Archive for the ‘Fireplaces’ Category

The Historic Thompson House in Barnesville

Monday, July 6th, 2015

Located in the small town of Barnesville on the western fringe of Minnesota, and just 30 miles from Fargo, lies a beautiful historic home on almost 5 acres of land. Built in 1903 for Peter and Hannah Thompson, the home was designed by the Hancock Brothers, one of North Dakota’s most prominent architectural firms. It is historically significant as the only surviving property in Barnesville associated with the Thompson family, commonly known as the “founders” of Barnesville, and is locally a rare example of the Classical Revival style (also known as Neoclassical), not to mention one of the last remaining homes designed by the Hancock Brothers in Minnesota. Remnants of the original carriage house foundation can still be found behind the home.

The Thompson House Barnesville, MN

361 2nd Street NE, Barnesville, MN

Peter E. Thompson was a mercantile store clerk for George Barnes in 1878, a businessman who opened the first grain collection center years before 7 miles outside of present day Barnesville. By 1880, Thompson owned the store and it quickly became the core of the settlement of Barnesville. As Barnesville grew, Peter Thompson emerged as a prominent leader. He served as the first postmaster from 1878 to 1885 and was elected the first justice in 1881. In 1889 he became the first Mayor and in 1891, Thompson was elected to the Minnesota legislature and served two terms. Needless to say, he made a lot of “firsts” for Barnesville.

Sadly, two years after moving into their new home, Peter died at the age of 52. Hannah lived at the home until her death in 1920. They had seven children and were known to be very generous, often taking employees or ministers and their families into their home. They also donated real estate for the first school, a local park, and two churches. Two of the Thompson boys owned the home following Hannah’s death, the last living there until 1975.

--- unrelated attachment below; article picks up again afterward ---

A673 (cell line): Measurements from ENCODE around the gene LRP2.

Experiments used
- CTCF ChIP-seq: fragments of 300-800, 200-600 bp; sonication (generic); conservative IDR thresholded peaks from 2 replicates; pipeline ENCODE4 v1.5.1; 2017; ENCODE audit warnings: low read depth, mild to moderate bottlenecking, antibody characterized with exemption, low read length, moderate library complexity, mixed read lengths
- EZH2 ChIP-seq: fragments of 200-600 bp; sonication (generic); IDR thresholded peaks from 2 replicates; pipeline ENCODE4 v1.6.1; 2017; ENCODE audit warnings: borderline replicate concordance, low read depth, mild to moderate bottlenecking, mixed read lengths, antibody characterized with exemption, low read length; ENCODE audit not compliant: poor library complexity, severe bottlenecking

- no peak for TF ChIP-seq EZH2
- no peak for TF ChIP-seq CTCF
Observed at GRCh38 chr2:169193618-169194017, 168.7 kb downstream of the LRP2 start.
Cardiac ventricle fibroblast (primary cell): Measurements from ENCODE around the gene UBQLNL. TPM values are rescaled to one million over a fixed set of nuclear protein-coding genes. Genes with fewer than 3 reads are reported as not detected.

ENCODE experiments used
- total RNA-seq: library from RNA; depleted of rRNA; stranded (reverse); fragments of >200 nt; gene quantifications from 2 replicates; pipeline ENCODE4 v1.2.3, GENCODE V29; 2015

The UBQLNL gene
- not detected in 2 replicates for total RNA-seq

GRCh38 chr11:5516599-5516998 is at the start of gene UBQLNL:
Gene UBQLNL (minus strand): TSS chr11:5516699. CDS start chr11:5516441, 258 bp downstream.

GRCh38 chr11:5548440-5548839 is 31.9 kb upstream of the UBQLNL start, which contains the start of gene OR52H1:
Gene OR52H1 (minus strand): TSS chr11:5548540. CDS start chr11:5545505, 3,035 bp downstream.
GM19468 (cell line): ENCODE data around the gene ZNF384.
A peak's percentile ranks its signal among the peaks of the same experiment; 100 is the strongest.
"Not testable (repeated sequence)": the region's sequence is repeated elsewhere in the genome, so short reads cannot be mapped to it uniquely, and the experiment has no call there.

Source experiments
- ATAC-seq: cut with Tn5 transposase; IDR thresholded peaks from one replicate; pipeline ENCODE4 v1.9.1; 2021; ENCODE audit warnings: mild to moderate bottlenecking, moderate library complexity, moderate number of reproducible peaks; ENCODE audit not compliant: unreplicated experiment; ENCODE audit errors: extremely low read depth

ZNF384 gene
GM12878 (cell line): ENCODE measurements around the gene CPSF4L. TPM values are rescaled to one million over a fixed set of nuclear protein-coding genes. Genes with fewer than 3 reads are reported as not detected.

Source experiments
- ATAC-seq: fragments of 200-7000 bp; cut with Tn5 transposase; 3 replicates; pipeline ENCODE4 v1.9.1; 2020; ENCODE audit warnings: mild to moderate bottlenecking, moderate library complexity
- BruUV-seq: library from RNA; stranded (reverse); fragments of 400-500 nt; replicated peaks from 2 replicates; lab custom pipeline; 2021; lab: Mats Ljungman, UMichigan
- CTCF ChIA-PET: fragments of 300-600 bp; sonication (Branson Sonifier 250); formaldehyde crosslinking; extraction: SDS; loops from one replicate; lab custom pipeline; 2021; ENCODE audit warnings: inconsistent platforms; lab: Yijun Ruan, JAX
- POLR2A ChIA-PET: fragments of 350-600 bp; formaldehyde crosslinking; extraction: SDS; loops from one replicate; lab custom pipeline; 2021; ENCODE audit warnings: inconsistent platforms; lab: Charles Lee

361 2nd Street NE Interior

Fireplace and Staircase

The current owners have been renovating the home and property for several years. Most of the first floor woodwork has been restored, a painstaking process of stripping, sanding, and re-staining the floors, decorative trim, doors, and elaborate staircase.  The original dumbwaiter is still present, and there is a small ladder in the attic leading to the widow’s walk. For the kid in all of us, the third story bedrooms feature small doors and windows leading to “secret passages” between each room.

The home is currently For Sale with additional information located at the property website.

In 1996, the home was added to the National Registry of Historic Places. The photos below are from the 1993 application and show how the home looked when it still had the second floor balustrade and roof widow’s walk balustrade. 


Unique Historic Home Details – Nursery Rhyme Tile

Friday, March 6th, 2015

I haven’t come across them too often, but when I do, I always try and photograph the nursery rhyme tiles I find in historic homes. They seem to be in homes ranging across a huge span, from the 1890’s to the 1930’s (at least the ones pictured below). I have found them most commonly in fireplace surrounds, but also in children’s bathrooms. Of course I tell owners that they have something special and to preserve them in their natural place in the home. Ripping them out for some “new” trend borders on criminal (at least to a preservationist like me). No matter who seems them, the response is always the same…lot’s of ooh’s and aah’s from the adults, giggling like children at the site of these old nursery rhymes.

Nursery Rhyme Tile at New Victorian Bed and Breakfast

Bathroom Childrens Tile


The Problem with Historic Home Fireplaces

Wednesday, January 30th, 2008

Historic Homes are beautiful, especially their interior details. My most favorite feature to check out each time I tour a home is the living room fireplace. The amount of differentiation from one home to another is astounding, and I have never seen two homes alike. But for as beautiful as they are, they have one major problem….function in today’s world.